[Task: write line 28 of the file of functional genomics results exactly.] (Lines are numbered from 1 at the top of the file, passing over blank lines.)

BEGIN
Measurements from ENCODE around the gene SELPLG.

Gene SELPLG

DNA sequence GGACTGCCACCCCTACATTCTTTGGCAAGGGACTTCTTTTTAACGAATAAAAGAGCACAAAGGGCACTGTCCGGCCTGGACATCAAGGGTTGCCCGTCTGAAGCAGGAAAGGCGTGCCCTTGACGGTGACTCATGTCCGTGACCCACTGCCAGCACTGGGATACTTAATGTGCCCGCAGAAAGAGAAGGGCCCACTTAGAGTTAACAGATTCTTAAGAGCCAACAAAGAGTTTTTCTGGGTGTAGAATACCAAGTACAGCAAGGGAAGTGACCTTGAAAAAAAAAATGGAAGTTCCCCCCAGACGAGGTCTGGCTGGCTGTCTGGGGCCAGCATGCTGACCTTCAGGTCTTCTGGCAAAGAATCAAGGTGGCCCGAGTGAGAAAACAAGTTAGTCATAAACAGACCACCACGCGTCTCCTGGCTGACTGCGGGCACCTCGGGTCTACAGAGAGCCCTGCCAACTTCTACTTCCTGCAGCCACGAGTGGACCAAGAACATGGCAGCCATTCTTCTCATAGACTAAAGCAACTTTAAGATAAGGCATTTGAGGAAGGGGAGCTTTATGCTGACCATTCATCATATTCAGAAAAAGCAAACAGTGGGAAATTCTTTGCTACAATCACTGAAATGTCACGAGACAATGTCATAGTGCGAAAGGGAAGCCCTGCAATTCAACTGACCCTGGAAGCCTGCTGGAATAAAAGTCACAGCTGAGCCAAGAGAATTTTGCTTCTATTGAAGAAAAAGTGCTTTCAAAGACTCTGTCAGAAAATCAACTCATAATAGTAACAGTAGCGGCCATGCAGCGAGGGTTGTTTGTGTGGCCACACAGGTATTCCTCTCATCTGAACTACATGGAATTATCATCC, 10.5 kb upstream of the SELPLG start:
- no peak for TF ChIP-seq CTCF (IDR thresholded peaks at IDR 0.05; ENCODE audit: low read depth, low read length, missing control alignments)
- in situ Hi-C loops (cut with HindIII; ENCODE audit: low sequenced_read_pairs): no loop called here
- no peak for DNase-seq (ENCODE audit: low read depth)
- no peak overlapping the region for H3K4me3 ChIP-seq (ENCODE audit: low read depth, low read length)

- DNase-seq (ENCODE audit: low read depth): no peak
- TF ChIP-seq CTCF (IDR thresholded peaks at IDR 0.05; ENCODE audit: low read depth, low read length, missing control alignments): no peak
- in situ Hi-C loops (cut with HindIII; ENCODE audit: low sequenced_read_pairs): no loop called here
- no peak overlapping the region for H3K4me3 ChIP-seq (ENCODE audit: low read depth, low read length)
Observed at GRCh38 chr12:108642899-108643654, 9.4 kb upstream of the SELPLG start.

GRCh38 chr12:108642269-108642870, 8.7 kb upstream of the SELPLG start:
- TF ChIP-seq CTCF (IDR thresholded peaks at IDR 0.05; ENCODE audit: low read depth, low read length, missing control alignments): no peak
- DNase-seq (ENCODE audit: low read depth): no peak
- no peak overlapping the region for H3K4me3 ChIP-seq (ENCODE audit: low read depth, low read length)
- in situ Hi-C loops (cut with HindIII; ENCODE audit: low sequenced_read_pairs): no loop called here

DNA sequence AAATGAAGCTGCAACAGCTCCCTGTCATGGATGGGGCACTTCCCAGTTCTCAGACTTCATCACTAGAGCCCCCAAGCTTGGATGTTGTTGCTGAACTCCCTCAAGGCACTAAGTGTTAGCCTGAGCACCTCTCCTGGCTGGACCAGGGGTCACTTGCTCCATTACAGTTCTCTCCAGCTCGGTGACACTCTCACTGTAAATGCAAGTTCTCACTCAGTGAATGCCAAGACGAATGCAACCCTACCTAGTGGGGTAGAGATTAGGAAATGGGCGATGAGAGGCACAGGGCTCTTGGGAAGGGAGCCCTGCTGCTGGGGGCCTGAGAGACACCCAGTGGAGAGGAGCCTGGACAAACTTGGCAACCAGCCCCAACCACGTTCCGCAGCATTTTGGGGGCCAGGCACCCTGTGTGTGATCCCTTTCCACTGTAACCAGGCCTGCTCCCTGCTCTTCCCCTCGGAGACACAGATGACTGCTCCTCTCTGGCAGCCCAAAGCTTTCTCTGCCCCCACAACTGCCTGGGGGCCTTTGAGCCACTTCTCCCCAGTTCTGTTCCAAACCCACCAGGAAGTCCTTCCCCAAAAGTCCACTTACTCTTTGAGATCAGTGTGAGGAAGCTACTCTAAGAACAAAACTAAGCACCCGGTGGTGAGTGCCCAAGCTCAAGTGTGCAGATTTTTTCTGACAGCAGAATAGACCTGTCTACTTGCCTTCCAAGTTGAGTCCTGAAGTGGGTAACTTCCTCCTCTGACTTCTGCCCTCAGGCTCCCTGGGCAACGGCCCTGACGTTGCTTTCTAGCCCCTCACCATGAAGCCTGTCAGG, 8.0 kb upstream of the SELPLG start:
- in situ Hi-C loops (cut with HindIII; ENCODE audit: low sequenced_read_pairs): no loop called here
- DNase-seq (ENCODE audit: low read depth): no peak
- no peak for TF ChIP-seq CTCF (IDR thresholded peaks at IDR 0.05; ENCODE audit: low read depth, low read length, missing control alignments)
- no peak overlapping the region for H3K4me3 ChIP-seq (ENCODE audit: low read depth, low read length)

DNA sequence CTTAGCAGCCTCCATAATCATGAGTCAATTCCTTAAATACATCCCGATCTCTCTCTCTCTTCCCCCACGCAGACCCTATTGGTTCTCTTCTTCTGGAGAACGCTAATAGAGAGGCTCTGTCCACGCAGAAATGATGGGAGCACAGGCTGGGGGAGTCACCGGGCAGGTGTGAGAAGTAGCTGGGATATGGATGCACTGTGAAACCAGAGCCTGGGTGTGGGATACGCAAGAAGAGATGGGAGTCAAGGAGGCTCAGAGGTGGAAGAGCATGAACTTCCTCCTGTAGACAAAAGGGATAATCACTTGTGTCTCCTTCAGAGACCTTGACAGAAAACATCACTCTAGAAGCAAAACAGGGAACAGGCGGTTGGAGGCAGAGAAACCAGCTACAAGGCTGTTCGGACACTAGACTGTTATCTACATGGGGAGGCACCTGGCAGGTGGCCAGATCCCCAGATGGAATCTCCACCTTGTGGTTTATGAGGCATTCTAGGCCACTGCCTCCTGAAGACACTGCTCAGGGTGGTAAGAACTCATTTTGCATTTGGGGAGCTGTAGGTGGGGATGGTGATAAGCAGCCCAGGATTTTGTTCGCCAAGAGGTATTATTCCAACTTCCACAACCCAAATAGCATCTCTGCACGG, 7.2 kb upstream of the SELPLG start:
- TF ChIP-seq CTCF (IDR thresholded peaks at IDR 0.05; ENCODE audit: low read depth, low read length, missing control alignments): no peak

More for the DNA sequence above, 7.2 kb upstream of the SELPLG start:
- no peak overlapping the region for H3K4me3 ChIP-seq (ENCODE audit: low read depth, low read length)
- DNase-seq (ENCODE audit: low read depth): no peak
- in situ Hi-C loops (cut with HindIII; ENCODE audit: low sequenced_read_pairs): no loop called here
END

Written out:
- in situ Hi-C loops (cut with HindIII; ENCODE audit: low sequenced_read_pairs): no loop called here